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Shocking Fakes

The City of London Police’s Intellectual Property Crime Unit (PIPCU), in partnership with BaByliss, Electrical Safety First, the Intellectual Property Office, the City of London Corporation’s Trading Standards, UL and London Fire Brigade, is urging shoppers to buy electrical products from reputable sellers.

The report, produced by Electrical Safety First, shows that out of 1,807 people, 30% of consumers surveyed had been duped by a counterfeit electrical that had been advertised as genuine. Now PIPCU is keen to show that purchasing from reputable retailers offers consumers the reassurance their item will be genuine whilst meeting UK safety standards.

What is the true cost?

In May 2018, a fire broke out at a flat in North West London, leading to around twenty people being evacuated. London Fire Brigade investigators believe an unbranded mobile phone charger caused the fire. The fire was discovered by a neighbour living in a flat at the rear of the building who heard a smoke alarm and then saw flames through the window. The flat, on the third floor of the five storey building, was badly damaged with six fire engines and around 40 firefighters attending.

There’s more at stake

Traders who import and sell unsafe counterfeit electricals should be aware that they are committing offences, not only under the Trade Marks Act but also under safety legislation that is enforced by Trading Standards.

The dangers of purchasing a counterfeit electrical have been well publicised, including fires and electric shock injuries. However, there’s more at stake when buying fake goods online. There can be consequences of providing personal details to online criminals who then use them to commit fraud such as registering counterfeit websites. This can result in online shoppers unwittingly becoming victims of identity theft.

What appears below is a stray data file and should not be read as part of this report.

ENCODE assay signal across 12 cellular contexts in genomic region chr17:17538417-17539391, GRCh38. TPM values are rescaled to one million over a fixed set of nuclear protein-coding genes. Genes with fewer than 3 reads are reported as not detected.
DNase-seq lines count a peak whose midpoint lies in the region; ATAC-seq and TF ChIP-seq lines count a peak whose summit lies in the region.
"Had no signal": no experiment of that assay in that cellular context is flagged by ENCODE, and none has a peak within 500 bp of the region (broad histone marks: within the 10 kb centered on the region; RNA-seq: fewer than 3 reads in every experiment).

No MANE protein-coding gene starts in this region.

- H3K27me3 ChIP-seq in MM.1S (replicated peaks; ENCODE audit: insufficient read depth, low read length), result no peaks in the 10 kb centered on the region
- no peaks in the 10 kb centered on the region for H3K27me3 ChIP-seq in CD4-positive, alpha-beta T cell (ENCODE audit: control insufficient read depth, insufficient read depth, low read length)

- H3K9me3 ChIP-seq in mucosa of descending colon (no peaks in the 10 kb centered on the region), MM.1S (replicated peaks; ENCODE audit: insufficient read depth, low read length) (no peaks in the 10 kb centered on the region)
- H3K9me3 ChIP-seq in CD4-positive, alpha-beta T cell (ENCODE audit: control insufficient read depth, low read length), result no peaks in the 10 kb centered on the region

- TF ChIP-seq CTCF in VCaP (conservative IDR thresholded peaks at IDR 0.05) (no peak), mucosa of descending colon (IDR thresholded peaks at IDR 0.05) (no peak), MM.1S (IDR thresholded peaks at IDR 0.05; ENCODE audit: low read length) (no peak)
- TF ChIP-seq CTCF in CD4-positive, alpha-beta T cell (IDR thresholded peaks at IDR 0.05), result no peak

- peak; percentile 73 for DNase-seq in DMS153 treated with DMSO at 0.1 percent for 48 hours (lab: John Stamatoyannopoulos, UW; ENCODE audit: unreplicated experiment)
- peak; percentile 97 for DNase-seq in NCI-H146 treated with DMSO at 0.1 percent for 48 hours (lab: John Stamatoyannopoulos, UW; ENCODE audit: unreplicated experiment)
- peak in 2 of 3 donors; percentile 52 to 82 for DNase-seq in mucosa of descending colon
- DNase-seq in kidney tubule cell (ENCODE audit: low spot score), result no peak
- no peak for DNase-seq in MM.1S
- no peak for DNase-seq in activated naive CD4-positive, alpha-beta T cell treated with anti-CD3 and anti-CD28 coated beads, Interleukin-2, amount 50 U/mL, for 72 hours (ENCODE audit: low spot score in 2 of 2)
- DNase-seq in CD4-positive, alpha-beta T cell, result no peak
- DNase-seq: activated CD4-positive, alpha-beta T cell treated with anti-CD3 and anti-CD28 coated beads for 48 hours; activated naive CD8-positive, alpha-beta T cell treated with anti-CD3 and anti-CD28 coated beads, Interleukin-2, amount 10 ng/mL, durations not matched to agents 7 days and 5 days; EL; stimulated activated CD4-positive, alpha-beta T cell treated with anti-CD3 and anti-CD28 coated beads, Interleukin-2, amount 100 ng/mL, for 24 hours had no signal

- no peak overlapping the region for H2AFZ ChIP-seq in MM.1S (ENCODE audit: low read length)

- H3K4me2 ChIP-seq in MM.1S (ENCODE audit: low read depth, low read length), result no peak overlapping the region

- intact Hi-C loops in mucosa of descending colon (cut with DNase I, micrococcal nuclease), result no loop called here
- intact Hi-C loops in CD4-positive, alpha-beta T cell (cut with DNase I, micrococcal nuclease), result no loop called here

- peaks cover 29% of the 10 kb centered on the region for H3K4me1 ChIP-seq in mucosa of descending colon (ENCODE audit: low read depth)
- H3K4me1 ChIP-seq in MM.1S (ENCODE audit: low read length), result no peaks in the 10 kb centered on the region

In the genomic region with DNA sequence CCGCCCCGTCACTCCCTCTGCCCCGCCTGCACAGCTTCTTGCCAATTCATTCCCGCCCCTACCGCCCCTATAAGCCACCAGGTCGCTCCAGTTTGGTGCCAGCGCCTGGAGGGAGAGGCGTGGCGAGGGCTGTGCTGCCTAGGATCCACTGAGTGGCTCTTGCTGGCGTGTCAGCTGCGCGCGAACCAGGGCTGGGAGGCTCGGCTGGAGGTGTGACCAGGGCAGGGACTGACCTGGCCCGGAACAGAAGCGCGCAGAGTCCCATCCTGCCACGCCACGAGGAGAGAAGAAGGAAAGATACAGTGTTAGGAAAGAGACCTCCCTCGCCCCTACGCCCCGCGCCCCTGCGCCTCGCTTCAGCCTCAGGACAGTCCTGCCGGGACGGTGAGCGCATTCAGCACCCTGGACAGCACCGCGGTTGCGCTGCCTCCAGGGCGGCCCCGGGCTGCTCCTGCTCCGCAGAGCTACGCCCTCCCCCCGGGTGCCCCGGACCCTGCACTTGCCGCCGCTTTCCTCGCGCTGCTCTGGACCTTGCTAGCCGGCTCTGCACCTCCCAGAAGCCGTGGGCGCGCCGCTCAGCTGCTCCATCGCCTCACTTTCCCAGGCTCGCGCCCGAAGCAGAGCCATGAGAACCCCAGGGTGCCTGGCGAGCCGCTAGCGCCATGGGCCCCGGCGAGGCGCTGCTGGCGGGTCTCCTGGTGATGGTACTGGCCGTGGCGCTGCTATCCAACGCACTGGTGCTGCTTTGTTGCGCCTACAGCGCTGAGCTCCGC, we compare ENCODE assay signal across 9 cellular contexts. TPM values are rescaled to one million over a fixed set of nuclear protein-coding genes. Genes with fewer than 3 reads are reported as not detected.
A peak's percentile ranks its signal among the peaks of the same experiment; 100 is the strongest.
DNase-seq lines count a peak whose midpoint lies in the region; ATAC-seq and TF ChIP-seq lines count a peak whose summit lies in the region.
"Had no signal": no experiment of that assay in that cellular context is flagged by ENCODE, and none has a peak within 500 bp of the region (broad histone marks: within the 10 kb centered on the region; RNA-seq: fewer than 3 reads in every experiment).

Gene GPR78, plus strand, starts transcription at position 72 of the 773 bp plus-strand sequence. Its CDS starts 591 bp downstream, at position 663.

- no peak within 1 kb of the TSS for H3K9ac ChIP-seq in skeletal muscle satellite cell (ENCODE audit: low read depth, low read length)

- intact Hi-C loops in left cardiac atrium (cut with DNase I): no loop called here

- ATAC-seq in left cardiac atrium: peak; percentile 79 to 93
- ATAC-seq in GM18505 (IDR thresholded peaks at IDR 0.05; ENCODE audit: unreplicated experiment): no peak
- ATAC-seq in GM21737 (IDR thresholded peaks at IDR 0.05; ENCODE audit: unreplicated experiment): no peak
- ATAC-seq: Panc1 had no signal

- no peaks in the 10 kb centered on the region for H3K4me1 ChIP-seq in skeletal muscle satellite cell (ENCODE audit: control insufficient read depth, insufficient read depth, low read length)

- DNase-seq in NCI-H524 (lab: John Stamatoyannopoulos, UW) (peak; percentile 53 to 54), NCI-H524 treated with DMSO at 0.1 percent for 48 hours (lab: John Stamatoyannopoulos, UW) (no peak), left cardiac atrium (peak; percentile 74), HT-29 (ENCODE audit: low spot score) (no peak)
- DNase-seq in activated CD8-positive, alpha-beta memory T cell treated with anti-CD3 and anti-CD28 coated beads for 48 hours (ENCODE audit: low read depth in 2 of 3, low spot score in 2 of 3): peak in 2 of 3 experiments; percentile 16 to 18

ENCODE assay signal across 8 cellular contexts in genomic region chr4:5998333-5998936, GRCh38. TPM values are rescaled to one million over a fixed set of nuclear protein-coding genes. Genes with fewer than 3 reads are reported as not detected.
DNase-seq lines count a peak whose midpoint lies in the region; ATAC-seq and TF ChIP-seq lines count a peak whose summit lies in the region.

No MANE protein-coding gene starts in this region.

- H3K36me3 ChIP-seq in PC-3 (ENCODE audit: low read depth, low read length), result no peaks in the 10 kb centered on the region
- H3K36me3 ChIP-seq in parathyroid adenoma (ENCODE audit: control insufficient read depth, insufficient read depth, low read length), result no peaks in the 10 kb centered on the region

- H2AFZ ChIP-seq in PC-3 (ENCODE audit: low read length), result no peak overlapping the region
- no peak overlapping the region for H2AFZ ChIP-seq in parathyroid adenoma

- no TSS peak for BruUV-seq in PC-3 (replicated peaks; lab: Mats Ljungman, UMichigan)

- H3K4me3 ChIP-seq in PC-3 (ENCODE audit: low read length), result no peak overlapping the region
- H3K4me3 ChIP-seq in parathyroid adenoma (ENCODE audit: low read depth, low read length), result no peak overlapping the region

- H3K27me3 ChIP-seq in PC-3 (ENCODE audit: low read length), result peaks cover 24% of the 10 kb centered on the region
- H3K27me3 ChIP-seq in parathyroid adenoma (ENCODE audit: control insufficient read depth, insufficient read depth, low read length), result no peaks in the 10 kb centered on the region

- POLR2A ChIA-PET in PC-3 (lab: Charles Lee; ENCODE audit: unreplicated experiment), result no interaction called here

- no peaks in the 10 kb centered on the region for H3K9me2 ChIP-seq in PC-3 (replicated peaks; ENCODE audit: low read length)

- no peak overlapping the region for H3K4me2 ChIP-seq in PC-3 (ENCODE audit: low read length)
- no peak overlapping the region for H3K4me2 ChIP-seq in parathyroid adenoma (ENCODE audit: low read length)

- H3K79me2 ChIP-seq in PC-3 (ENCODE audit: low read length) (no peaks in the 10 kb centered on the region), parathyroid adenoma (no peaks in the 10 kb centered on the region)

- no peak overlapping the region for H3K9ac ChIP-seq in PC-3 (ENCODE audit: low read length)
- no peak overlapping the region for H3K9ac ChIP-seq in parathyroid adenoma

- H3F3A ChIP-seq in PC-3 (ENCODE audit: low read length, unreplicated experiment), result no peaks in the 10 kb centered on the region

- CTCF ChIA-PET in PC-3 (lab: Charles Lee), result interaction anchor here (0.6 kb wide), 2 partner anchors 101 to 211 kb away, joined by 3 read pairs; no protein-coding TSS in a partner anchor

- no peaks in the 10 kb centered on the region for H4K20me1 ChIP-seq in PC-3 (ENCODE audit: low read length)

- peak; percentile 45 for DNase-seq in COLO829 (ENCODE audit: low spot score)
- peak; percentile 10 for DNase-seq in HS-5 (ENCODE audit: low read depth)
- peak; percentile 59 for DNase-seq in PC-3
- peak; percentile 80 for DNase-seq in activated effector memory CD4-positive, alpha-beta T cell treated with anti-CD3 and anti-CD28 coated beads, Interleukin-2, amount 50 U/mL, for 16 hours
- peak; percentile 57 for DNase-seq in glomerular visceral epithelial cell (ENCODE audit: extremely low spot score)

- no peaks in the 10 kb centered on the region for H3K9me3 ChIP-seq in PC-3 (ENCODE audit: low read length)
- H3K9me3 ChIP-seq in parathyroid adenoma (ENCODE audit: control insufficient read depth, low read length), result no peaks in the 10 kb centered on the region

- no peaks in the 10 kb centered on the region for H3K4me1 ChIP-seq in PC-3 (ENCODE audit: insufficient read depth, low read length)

Protect yourself

  • Trust your instincts - if an offer looks too good to be true, then it probably is. Legitimate designer items are rarely discounted.
  • Check the spelling and grammar on websites and of the URL – often the people behind these sites do not pay a lot of attention or care to this detail. Fraudsters may also try to deceive shoppers by slightly changing the spelling of a well-known brand or shop in the website address.
  • Look to see where the trader is based and whether they provide a postal address – just because the web address has ‘uk’ do not assume the seller is based in the UK. If there is no address supplied or there is just a PO Box or email, be wary.
  • Only deal with reputable sellers - only use sites you know or ones that have been recommended to you. If you have not bought from the seller before, do your research and check online reviews. People will often turn to forums and blogs to warn others of fake sites.

Further protection advice

How can I report counterfeit electricals?

If you have unfortunately purchased an item you believed to be genuine but now suspect this may not be the case you can report it to Action Fraud online​ or call 0300 123 2040. 

If you suspect someone to be involved in the sale or trade of counterfeit items you can report this to Crimestoppers anonymously on 0800 555 111 or via their website.

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